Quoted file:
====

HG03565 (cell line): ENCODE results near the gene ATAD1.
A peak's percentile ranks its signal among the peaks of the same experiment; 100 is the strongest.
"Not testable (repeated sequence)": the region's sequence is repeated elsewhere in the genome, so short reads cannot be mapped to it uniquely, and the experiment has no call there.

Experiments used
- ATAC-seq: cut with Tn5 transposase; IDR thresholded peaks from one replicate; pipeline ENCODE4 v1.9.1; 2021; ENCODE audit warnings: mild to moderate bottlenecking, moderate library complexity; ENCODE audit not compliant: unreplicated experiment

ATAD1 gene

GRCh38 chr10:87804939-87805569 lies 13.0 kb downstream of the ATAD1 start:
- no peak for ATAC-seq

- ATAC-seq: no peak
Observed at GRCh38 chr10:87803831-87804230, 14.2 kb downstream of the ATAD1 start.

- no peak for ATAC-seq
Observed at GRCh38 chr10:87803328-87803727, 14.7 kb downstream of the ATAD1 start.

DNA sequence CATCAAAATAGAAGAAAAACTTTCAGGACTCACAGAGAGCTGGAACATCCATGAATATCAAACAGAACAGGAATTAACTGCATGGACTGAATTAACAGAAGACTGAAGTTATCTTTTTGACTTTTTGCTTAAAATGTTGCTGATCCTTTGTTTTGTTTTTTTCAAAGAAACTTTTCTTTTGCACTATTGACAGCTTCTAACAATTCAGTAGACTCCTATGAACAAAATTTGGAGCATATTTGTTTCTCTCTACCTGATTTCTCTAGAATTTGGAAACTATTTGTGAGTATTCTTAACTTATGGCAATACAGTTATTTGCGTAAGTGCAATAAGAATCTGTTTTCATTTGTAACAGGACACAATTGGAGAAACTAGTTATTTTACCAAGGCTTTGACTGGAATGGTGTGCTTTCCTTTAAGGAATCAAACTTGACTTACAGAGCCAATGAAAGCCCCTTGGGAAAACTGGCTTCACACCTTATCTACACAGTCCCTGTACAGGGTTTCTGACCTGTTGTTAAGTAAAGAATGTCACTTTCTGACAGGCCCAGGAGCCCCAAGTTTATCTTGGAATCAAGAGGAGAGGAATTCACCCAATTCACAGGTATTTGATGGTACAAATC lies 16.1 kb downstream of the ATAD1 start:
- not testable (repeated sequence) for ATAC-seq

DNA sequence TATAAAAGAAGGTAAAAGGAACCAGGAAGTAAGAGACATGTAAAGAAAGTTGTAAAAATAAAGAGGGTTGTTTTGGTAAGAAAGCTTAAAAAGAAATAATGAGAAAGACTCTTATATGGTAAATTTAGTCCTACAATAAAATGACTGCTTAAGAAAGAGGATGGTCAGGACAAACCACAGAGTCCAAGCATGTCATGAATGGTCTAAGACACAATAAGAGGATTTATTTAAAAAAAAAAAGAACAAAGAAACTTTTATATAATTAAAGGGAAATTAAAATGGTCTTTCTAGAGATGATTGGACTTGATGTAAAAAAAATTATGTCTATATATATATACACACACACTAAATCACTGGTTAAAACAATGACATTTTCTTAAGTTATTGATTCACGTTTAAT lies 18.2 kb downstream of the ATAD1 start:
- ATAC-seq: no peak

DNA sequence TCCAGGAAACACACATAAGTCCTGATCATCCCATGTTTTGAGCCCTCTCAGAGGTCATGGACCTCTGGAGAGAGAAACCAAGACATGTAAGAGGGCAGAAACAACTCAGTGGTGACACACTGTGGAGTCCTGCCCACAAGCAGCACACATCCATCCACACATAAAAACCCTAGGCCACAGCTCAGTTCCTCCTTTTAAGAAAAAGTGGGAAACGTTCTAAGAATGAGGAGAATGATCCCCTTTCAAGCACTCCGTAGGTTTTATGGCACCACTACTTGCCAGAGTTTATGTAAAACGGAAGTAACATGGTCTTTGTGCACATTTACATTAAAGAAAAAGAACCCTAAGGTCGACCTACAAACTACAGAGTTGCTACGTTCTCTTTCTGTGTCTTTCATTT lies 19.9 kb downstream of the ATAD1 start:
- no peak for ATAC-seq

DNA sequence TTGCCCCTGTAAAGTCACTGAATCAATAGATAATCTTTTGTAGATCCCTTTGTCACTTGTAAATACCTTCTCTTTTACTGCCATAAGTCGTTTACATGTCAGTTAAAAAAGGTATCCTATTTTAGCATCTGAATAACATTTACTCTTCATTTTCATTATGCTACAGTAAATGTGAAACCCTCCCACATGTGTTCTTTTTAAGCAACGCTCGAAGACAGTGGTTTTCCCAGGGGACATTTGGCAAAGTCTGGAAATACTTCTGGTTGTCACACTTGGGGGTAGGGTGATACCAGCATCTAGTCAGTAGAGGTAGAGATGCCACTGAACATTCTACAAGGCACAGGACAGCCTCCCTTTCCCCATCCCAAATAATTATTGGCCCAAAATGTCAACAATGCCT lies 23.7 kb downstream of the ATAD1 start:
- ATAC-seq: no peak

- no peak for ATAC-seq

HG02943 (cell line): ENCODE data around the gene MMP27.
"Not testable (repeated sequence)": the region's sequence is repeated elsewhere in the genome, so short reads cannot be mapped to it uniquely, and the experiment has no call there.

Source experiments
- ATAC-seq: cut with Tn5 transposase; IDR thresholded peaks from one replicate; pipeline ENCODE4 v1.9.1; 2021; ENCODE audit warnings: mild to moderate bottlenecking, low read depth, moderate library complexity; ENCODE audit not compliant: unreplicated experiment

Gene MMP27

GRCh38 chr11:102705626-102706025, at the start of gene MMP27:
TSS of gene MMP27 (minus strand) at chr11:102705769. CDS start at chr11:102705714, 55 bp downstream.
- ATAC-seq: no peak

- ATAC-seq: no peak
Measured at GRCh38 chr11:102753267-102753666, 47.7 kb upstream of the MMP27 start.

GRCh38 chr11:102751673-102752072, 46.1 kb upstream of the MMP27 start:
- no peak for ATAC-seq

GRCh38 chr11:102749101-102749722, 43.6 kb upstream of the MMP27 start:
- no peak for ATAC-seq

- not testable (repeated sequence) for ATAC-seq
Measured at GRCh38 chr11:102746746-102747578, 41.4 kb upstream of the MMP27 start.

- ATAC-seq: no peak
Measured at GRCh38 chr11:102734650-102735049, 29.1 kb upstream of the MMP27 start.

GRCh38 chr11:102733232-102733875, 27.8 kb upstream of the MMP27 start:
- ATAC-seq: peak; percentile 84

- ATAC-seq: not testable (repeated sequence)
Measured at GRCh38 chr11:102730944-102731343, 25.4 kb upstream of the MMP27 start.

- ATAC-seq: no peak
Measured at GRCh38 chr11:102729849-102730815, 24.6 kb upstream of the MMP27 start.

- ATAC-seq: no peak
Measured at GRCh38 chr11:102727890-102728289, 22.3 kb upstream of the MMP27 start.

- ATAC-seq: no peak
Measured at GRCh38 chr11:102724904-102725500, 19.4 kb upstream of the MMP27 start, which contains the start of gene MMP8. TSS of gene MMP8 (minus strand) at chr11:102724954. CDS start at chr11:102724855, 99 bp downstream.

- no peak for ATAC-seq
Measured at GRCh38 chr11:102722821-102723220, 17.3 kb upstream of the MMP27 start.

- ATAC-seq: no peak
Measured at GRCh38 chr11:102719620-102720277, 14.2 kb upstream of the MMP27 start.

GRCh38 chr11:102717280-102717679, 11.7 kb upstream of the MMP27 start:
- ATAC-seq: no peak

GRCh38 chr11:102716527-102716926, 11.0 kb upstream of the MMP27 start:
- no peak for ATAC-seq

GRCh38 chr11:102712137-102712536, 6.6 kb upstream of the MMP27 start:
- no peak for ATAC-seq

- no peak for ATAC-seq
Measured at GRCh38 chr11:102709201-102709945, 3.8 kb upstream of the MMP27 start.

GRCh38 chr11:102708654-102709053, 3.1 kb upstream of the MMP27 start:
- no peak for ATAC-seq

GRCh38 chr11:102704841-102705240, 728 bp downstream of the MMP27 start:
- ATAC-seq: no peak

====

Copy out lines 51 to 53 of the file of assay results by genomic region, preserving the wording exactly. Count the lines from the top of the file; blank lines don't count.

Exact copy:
Measured at GRCh38 chr11:102722821-102723220, 17.3 kb upstream of the MMP27 start.

- ATAC-seq: no peak
Measured at GRCh38 chr11:102719620-102720277, 14.2 kb upstream of the MMP27 start.